THinC Lab – Nadine Sarter

Location: G752 IOE

Faculty in charge: Nadine Sarter, Ph.D.

Official Website

The THinC Lab’s interests include design and evaluation of multimodal interfaces (including sight, sound, and touch) in support of human-computer interaction and computer-supported collaborative work; Support for attention and interruption management through adaptive notifications and preattentive reference; Design of decision aids that support trust calibration and adaptive function allocation; and Human error and error/disturbance management. The lab’s research is conducted primarily in the context of highly complex event-driven domains, such as aviation, the military, space operations, medicine, and the automotive industry

Driving-sim-1EDIT-resized-300-x-200Driving simulator: The driving simulator is currently being used to compare the ability of younger and older adults to process two or more concurrent visual, auditory and/or tactile stimuli while performing driving-related tasks.Findings from this research will help develop design guidance and recommendations for future multimodal in-vehicle technologies, which will, in turn, contribute to increased public safety.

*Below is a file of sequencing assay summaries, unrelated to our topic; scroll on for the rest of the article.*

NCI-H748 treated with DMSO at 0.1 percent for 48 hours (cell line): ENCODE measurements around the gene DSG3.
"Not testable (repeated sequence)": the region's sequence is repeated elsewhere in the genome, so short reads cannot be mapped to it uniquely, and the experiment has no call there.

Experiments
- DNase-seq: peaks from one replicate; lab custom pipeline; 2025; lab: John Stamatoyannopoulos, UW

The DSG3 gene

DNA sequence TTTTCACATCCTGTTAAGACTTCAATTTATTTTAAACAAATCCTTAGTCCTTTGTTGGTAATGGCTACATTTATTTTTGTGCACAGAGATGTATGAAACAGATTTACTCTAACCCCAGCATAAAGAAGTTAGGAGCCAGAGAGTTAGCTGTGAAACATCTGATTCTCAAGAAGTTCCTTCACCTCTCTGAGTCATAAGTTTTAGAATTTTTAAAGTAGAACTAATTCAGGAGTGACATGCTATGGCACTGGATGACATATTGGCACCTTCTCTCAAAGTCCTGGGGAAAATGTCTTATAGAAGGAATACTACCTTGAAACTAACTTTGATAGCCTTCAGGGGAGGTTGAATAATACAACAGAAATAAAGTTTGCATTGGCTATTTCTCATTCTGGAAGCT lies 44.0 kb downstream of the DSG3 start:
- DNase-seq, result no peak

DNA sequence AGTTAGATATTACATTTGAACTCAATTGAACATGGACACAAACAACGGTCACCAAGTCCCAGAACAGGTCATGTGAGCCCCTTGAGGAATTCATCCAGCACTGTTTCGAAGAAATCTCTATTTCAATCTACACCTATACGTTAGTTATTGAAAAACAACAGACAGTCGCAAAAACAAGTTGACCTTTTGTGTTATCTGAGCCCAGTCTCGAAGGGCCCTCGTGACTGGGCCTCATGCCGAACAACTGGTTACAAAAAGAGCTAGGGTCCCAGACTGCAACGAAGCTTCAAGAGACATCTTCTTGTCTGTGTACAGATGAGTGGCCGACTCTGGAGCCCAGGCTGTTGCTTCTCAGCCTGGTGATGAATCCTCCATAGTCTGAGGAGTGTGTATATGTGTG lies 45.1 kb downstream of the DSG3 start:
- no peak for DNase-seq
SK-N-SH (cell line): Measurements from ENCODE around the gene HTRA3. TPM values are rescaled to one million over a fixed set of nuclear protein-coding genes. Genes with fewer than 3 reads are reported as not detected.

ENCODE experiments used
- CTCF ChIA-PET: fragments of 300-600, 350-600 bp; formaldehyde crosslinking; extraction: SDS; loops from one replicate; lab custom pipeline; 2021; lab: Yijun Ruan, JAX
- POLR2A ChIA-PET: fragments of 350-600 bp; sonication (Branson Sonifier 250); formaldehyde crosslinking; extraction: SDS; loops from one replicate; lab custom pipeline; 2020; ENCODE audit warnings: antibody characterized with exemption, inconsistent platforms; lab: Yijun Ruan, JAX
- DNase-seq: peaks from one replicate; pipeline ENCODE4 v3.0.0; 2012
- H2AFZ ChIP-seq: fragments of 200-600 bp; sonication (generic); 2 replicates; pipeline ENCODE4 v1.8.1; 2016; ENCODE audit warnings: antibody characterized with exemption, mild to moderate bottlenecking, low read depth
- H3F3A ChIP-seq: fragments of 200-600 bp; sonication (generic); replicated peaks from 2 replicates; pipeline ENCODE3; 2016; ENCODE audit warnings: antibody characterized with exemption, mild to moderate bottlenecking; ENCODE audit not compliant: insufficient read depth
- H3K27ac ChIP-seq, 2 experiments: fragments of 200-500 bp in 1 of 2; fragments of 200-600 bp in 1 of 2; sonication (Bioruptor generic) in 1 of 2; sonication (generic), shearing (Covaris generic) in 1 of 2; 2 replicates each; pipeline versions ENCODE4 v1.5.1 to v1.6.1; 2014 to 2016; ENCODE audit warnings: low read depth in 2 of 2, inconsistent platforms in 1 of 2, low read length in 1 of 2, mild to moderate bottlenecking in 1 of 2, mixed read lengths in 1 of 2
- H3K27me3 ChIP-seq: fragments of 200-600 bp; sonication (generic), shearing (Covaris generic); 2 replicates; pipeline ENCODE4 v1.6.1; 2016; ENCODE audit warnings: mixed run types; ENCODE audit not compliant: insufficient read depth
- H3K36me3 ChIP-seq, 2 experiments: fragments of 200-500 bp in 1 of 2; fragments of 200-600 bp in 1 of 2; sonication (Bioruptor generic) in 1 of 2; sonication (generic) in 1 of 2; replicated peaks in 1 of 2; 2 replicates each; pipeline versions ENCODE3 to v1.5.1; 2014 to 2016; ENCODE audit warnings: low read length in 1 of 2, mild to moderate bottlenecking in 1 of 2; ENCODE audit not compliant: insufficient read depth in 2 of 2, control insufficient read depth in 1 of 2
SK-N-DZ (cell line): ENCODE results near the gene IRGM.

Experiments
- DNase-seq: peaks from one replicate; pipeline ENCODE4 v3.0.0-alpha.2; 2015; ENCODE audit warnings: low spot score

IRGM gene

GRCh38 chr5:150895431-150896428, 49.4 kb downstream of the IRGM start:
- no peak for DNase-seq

ATC-simEDIT-resized-300-x-200ATC simulator: Research conducted in the THInC Lab includes studies on attention management – how to design interfaces that best support operators’ attention allocation depending on the system, the environment and the tasks at hand. The Air Traffic Control (ATC) simulator is currently being used to investigate attentional narrowing, a potentially dangerous attentional state in which attention is narrowed to only one or a few tasks or display elements.


DSC01522-NadineEDIT-resized-300-x-200Electronic medical record (EMR) simulator: Display clutter is a major problem in EMRs (digital medical charts), and it can lead to delayed diagnoses and medical errors. This simulated EMR is being used to determine the effects of clutter on physicians’ ability to accurately retrieve critical patient information. Eye tracking measures are also collected using a desktop-mounted eye tracker (pictured) and used to trace the effects of clutter. Ultimately, our goal is to develop an eye tracking-based adaptive EMR where the presentation of information is adjusted in real time to prevent clutter.